>>> Le doute n'est pas une condition agréable, mais la certitude est
                                  >>> absurde.
                                  >>>
                                  >>>
                                  >>>
                                  >>
                                  >>
                                  >>
                                  >>
                                  >>
                                  >> --
                                  >> Le doute n'est pas une condition agréable, mais la certitude est absurde.
                                  >
                                  >
                                  > --
                                  > erik wilde | mailto:dret@... - tel:+1-510-2061079 |
                                  > | UC Berkeley - School of Information (ISchool) |
                                  > | http://dret.net/netdret http://twitter.com/dret |



                                  --
                                  Le doute n'est pas une condition agréable, mais la certitude est absurde.
                                • Erik Mogensen
                                  ... also use the prev link of the first page of a feed to link to the page containing the items that will be . We find that it s an extremely resilient way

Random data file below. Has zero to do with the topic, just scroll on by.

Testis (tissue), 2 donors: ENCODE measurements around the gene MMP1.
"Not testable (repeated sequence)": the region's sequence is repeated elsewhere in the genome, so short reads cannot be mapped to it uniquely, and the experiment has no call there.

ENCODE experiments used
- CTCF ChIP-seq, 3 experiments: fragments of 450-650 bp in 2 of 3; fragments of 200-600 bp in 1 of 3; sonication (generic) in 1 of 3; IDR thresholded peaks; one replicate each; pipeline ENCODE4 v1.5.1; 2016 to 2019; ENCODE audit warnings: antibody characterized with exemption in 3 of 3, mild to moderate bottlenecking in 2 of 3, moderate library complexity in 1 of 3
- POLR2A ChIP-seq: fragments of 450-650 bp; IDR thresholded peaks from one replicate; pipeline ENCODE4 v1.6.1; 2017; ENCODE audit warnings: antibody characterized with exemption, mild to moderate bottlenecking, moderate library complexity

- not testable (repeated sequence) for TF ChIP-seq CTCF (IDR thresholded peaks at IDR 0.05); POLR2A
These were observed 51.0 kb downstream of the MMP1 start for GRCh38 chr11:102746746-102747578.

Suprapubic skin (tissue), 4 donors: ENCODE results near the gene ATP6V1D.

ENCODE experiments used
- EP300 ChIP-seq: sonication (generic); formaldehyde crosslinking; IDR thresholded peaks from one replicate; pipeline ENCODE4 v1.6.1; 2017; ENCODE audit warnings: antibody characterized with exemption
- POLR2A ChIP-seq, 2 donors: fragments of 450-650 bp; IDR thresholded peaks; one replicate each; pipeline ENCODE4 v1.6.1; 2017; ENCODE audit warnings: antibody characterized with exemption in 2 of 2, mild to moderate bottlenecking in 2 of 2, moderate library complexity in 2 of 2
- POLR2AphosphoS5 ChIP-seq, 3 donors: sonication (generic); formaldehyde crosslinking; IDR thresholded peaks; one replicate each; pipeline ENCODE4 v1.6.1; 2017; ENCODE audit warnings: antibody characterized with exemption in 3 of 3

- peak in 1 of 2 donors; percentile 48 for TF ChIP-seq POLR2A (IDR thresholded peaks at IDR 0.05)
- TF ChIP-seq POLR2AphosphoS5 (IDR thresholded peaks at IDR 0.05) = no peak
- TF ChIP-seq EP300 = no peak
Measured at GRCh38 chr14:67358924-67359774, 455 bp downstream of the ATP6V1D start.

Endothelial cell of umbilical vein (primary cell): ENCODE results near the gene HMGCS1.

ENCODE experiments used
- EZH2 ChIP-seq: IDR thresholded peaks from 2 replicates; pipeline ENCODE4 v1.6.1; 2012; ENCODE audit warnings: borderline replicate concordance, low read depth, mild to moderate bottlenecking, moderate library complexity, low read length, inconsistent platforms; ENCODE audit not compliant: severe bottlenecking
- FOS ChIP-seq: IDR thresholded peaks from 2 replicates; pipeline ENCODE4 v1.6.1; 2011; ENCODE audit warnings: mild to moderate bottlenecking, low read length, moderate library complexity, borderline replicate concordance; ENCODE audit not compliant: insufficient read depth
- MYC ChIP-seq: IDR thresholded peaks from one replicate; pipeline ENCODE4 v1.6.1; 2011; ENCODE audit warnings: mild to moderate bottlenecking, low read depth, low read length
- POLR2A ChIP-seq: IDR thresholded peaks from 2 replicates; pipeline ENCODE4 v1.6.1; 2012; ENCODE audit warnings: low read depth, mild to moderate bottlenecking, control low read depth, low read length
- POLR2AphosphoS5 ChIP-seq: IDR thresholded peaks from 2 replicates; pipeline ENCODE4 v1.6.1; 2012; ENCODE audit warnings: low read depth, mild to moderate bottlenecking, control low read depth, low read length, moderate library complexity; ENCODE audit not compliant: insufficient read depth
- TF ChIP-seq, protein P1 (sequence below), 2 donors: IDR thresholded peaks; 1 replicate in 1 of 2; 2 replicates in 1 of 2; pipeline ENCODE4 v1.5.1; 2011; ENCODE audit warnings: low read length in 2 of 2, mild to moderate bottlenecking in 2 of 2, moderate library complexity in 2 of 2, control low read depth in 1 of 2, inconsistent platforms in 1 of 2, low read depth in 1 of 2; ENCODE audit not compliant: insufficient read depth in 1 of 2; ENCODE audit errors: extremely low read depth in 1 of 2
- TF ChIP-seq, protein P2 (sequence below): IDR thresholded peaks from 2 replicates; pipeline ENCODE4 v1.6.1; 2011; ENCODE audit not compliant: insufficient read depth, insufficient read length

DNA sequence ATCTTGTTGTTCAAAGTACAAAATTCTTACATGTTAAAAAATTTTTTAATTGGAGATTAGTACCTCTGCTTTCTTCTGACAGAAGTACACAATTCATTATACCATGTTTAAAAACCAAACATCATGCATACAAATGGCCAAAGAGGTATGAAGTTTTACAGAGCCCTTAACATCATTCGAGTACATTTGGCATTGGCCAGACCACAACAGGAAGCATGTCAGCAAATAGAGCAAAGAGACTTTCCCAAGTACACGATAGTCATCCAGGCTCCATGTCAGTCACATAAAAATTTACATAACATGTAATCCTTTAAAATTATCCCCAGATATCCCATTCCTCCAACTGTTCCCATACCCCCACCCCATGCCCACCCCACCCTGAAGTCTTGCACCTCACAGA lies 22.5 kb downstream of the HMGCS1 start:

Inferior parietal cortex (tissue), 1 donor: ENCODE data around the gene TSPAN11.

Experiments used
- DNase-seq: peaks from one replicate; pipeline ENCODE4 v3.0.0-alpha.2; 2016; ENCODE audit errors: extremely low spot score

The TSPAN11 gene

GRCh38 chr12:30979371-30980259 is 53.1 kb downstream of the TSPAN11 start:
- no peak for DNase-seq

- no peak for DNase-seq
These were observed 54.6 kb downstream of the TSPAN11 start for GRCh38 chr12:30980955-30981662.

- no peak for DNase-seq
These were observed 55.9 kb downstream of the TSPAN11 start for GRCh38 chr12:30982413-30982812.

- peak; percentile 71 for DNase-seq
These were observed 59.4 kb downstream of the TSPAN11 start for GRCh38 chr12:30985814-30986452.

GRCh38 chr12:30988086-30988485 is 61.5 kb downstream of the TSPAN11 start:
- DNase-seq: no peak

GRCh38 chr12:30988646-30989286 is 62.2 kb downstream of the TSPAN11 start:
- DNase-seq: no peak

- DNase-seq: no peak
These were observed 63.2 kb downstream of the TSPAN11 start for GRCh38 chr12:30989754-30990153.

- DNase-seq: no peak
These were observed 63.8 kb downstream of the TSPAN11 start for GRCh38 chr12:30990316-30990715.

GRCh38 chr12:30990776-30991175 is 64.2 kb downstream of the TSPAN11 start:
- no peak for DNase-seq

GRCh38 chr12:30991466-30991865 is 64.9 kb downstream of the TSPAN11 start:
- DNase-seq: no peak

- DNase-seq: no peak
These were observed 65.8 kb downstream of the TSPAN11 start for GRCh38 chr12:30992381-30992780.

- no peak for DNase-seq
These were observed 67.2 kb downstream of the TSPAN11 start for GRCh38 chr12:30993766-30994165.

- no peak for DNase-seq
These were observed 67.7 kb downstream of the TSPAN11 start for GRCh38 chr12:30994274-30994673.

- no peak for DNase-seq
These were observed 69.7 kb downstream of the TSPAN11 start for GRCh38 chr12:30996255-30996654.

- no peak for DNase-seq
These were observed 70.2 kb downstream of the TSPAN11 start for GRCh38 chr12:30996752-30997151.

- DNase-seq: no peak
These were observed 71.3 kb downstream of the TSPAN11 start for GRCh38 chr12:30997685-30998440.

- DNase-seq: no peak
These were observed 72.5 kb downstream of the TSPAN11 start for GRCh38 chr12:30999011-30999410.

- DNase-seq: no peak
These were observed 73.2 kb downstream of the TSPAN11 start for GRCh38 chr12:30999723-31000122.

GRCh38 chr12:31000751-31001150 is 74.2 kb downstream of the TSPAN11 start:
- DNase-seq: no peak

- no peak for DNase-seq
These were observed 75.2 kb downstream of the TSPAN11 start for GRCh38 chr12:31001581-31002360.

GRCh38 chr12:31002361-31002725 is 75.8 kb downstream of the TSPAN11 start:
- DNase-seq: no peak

Message 16 of 23 , Jun 28, 2013
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                                    On Fri, Jun 28, 2013 at 12:16 PM, Greg Young <gregoryyoung1@...> wrote:
                                     

                                    We have a mature atom implementation for distribution of event streams
                                    and as always the devil is in the details...

                                    The issue revolves around prev links. At some point on an atom feed
                                    you will hit the current item, prev will point to the next item that
                                    does not yet exist. Most implementations I can find 404 this uri and
                                    the client has the logic to keep polling the 404. This seems off to
                                    me, I would expect this to be a 204. Then if I change my uri structure
                                    it becomes a 404, otherwise it would seem that if I change my uri
                                    structure all prev uris would need to redirect to the new ones (which